|07-13-2000 01:30 AM|
Yeah, Doublespey, I actually got him, took close to an hour, but what a gorgeous fish--purple on the back, silver tail, and sea lice. 39"X24" Shaped like a football--in fact I still can't believe how big around it was. It was tougher than that big steelhead you saw the picture of, although it may be the rod that made it seem that way. All I can say is that it's better to be lucky than good. In any event, I don't recommend targeting kings with the old 7136--unless you're into S & M.
|07-12-2000 10:24 PM|
Classic fishing report! Thoroughly enjoyed reading about your trip to trout mecca. Hope the 5wt gets better soon, hopefully the blank warranty will remedy your battle woes with the airborne monster.
I definitely agree that every good fishing trip is measured by the tangential things as well as the time on the water... like the interesting places that surround the water and the places we play and eat while on the road trip. As Brian mentions, our road trips always have that element to them and I hope our upcoming gatherings continue to do so too.
Even the ferry ride holds a special meaning when OP bound for an ocean coho and summer run combo road trip. Since moving 3,000 miles away from the ferry dock, it really brings back the sentiment to hear that horn. Where Starbucks coffee and Ivars chowder are hot and fresh on the ferry's diner, it can be hard to find a decent cup of coffee in entire districts in some parts of the country.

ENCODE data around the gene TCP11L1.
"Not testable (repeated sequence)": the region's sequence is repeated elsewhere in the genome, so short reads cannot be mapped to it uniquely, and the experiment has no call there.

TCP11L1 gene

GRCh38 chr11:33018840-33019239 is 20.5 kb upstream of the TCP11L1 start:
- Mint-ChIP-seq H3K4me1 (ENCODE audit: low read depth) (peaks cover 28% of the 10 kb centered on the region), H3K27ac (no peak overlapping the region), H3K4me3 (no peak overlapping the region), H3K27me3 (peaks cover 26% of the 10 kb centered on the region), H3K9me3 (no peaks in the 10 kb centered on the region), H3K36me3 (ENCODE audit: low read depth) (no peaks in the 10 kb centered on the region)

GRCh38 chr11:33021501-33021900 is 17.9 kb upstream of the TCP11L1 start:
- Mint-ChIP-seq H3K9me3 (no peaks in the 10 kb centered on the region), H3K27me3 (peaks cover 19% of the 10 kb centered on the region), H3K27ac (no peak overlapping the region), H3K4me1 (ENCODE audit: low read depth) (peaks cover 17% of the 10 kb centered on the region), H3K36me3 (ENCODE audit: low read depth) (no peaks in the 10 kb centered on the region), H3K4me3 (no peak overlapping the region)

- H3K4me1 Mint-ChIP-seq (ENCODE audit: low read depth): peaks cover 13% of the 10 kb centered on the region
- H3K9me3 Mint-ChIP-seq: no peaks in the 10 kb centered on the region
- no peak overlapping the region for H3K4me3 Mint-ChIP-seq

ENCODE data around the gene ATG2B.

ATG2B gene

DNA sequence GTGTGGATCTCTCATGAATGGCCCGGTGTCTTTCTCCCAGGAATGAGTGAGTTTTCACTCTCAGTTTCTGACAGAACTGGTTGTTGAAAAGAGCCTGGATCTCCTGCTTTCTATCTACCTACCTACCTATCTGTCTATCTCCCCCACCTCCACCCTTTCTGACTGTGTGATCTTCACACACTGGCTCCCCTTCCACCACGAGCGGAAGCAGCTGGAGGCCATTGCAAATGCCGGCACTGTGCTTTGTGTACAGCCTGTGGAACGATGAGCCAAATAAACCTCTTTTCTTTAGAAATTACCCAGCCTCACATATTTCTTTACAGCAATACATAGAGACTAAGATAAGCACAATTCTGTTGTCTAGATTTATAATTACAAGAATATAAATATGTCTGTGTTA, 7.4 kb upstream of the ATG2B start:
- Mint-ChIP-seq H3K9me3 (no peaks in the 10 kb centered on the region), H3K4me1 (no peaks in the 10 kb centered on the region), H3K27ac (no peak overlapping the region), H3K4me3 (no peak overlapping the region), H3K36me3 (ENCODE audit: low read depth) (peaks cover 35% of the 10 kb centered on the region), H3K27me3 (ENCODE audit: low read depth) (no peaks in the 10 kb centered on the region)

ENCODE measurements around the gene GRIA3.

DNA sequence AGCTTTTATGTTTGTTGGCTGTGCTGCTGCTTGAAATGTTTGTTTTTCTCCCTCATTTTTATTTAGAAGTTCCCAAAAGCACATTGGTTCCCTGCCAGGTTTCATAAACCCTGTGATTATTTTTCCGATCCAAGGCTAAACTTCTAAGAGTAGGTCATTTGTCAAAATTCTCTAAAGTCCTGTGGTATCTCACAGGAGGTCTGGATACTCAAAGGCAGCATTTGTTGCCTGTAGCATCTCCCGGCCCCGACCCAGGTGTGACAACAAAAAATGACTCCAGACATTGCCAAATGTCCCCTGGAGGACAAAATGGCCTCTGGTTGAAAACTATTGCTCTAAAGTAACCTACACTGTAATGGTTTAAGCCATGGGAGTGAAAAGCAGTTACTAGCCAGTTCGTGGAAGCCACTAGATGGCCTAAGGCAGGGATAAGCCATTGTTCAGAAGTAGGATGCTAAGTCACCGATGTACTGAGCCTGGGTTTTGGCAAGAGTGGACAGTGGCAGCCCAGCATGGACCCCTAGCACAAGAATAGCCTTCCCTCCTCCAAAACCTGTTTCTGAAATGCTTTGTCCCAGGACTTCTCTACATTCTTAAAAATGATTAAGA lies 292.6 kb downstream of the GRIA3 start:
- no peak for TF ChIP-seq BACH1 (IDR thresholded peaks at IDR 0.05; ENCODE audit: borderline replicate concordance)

Sounds like a great roadtrip and the news of your success on summer fish gets me all the more pumped about a fall visit!
|07-12-2000 02:56 PM|
Great report, and you can keep including those details on restaurants to go, spots to avoid, etc!! We all travel, and it's nice to know about those special spots to visit that can really add to the fun of a road trip. I'm amazed I never tried it - should have guessed it was great, as they were always booked when I wanted to eat there <g>. I'll pass one on as well - when heading to the OP and Forks, stop in at the Bakery in Port Angeles. On the left just after you make the hard left at the light following 101, they have fabulous Torrefazio espresso, great deli sandwiches and homemade soups. One of Juro's favorite stops when heading to/from Forks.
As for Ennis, it definitely is (along with West Yellowstone) one of the west's truely fun towns to explore. Our family used to have some property south of Ennis (near Two Dollar Bridge) that was a favorite family / summer destination. Pronghorn herds running beside your cars, folks talking about the renegade Grizzlie Joe Rancher had shot last weekend, and the amazing trout fishing are all great memories I have of Ennis. Stripping those white/olive lead-eyed bunny leeches (two strips glued to the hook) for big browns in the autumn was especially fun - they're super-aggressive and smash these little intruders really hard!
Skookum, you've given me nightmares with that story of a 25lb+ King on a 7136! You managed to land it??? That's one for the books!
|07-11-2000 10:09 PM|
Ah, the Big Sky country...Flew into Idaho Falls, and immediately set out for
the center of all trout fishing. Moments after arriving at our destination on the
banks of the famed Madison, the adventure began...